Set an IP address and configure DHCP with PowerShell

Setting an IP address on a Windows computer is a task most IT professionals have committed to muscle memory by now. Click this, right-click that, click this, type in the IP address, subnet mask, default gateway, and DNS servers…done! It's easy to do, but it's a pain when it's part of a workflow you must automate somehow. To automate setting an IP address, we can use PowerShell to make it quick and easy!

PowerShell includes a few cmdlets that allow us to find a machine's IP address and change it to any configuration we'd like. Let's go through a few scenarios.

Setting a static IP address to DHCP ^

One of the easiest tasks to perform is to set a NIC to DHCP. Using the Set-NetIPInterface and Remove-NetRoute cmdlets, we can make it happen. We're starting out with an IP configuration that looks like the one below.

Setting the current IP address in the GUI

Setting the current IP address in the GUI

To set this NIC to DHCP, we can use the Set-NetIpInterface command. This will remove the IP address and subnet mask.

Upon further inspection though, the default gateway is grayed out in TCP/IP properties but still remains. We have to use a different command to remove this, called Remove-NetRoute.

This sets the NIC to DHCP with no remnants of the previous default gateway.

Setting a static IP address from DHCP ^

When going from DHCP to static, the PowerShell cmdlets treat this as a "new" IP address, thus the use of the New-NetIpAddresscmdlet. To use this, you'll need to reference the current IP address and pipe it to New-NetIpAddress using the expected IP address, subnet mask prefix length, and default gateway.

Changing a static IP address ^

To change an existing static IP address, we have to use the Set-NetIpAddress cmdlet, but it's not quite that easy. To change an existing static IP address, you should first removethe existing one and create a new one. I'll remove the current IP address and remove the default gateway.

Once I do this, I'll then use the same technique I used above to add a new IP address.

You should now see that the IP address has changed.

Summary ^

Changing a NIC IP address and default gateway isn't quite as cut and dry as you'd expect. Due to the way Windows stores IP information, you'll find that completely removing the old IP and default gateway and simply assigning new ones via the cmdlets is the easiest way to accomplish this task.

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  1. Rick Dexter 12 months ago

    This is a nicely written blog and it seems like it may confirm my suspicion that it is not possible to programmatically with powershell determine whether or not a client's DNS server is set to manual or obtain via DHCP.  You can only retrieve the DNS servers that are set, but you can't tell whether they were assigned manually or via DHCP.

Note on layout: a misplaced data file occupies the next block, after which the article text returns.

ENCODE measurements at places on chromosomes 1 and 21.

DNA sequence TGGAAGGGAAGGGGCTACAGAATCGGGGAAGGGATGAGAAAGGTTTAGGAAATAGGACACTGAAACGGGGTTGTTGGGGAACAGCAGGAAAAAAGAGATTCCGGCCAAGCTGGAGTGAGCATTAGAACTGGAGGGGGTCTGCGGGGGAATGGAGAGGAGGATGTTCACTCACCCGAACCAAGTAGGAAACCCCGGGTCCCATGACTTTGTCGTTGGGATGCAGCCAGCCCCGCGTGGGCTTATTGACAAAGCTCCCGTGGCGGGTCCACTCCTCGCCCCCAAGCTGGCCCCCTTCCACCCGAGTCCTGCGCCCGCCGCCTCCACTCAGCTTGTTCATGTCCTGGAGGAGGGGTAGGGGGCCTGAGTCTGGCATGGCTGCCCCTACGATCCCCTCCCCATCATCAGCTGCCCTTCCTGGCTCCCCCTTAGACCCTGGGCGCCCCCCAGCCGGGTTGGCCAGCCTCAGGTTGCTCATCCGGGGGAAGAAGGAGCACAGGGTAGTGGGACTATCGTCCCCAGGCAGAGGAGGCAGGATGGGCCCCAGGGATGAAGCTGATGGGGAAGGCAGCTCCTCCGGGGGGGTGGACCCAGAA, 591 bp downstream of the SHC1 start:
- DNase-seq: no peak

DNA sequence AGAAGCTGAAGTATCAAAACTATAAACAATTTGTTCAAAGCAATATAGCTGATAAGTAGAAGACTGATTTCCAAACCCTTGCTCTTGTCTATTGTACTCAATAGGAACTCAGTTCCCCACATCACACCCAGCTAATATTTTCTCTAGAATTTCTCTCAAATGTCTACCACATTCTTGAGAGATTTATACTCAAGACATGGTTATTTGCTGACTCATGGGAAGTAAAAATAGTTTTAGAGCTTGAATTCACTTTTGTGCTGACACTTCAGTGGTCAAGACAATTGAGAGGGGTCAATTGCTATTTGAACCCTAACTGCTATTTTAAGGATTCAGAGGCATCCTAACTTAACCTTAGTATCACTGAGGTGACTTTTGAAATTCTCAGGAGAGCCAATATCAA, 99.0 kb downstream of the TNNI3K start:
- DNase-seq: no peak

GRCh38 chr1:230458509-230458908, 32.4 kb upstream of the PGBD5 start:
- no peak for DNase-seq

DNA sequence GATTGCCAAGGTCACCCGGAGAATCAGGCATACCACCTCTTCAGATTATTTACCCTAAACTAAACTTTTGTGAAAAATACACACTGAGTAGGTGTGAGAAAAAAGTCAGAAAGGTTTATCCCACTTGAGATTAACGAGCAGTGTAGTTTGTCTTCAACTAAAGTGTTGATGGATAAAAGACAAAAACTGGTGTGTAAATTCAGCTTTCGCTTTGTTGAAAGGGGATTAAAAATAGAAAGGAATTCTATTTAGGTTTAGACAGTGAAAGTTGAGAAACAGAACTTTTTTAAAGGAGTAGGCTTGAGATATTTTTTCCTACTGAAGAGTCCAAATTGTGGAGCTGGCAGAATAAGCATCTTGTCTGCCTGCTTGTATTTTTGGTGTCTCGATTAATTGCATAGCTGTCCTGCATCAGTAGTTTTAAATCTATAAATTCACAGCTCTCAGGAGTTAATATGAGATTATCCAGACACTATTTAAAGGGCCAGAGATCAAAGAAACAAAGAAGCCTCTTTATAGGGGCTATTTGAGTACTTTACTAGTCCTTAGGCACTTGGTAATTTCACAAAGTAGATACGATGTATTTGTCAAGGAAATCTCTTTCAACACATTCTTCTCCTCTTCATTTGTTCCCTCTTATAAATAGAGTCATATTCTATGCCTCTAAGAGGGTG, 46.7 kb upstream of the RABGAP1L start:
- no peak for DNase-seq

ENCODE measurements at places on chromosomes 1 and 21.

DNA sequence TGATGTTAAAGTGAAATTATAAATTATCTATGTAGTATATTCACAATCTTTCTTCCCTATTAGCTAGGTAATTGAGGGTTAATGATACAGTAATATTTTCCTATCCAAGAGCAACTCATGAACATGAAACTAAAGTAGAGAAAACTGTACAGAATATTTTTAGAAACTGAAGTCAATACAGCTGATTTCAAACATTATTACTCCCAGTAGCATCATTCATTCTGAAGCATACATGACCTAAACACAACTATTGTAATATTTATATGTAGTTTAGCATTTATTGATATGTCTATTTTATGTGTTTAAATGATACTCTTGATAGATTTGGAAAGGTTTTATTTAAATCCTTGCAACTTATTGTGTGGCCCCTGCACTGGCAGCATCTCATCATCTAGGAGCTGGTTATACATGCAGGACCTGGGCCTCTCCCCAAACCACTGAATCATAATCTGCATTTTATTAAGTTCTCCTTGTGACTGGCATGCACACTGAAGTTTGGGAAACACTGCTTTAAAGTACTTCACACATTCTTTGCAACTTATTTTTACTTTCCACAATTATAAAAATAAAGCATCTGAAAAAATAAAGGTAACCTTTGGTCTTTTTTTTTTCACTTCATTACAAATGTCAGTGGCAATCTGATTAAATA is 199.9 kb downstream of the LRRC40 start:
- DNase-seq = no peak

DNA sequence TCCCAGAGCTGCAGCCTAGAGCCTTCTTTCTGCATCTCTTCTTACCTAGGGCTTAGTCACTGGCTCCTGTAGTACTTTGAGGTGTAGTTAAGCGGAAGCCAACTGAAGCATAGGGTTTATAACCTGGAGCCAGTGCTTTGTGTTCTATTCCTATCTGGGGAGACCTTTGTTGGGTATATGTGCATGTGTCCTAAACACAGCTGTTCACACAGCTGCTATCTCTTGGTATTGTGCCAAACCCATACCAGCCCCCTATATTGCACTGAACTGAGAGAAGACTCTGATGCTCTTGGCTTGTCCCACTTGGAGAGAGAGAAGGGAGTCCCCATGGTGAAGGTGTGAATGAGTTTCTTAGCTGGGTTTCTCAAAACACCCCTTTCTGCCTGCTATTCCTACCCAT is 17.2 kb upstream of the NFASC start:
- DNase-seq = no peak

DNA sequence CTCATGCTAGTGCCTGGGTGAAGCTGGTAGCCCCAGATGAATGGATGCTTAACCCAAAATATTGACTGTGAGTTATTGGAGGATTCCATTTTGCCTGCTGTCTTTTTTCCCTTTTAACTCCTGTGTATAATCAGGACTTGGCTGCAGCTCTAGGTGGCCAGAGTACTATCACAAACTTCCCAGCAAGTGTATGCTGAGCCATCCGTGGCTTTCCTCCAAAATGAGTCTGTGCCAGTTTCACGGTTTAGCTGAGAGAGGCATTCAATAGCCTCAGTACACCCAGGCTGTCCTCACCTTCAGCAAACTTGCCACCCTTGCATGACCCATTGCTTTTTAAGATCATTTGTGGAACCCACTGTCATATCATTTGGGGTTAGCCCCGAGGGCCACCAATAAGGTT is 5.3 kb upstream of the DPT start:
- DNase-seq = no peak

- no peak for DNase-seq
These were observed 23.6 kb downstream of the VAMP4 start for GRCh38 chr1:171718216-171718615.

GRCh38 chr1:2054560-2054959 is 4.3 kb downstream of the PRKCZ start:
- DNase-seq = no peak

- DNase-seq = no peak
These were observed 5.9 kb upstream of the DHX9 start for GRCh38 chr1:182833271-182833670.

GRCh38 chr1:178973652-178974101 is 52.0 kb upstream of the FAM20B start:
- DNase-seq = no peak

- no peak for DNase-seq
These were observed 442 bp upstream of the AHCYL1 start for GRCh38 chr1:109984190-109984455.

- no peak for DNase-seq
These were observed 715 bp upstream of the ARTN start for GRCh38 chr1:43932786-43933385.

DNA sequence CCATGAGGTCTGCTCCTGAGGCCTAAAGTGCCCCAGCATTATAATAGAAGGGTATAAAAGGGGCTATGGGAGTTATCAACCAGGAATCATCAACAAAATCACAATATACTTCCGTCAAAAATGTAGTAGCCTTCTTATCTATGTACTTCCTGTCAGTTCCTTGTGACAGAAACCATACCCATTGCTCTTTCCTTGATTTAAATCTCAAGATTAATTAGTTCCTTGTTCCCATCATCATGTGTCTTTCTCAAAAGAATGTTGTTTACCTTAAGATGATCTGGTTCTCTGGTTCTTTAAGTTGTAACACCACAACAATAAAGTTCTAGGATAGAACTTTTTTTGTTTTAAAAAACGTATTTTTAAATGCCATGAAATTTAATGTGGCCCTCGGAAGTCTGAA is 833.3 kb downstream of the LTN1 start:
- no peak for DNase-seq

I am looking for a way in powershell to determine if the machine has any static settings at all in any of the LAN adapters.  Ideas on how to do this would be appreciated.

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    • Nice hint there Rick. It took me a while 🙂 It really seems there is no straight-forward way, not even with WMI. If there is DHCP=Enabled on adapter, you can still have a static DNS. The only way I was able to find out is to go thru records in following Registry key:

      HKEY_LOCAL_MACHINE\SYSTEM\CurrentControlSet\Services\Tcpip\Parameters\Interfaces\

      If any of them has value in key NameServer (REG_SZ) this is manually assigned DNS. For DHCP assigned DNS its key DhcpNameServer.

      So you can do a simple script to list adapters where DHCP=Enabled, take this adapter IP and look for Registry path where DhcpIPAddress = yourAdapterIP and check the NameServer or DhcpNameServer values.

      This will be a simple script providing you requested results. Hope this helps, atm I dont have any server around to type the script.

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    • Alternatively you can use 

      and parse the output looking for "Statically Configured...". Tho I guess the Registry way is much easier .)

       

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  2. Jen 9 months ago

    "PS C:> Get-NetIpAddress -InterfaceAlias 'Ethernet 2' | New-NetIpAddress  IpAddress 192.168.1.10 -PrefixLength 24 -DefaultGateway 192.168.1.1"

    In this bit of code, you forgot the dash in front of "IpAddress 192.168.1.10;" that might throw some folks off.  Thanks for the write-up!

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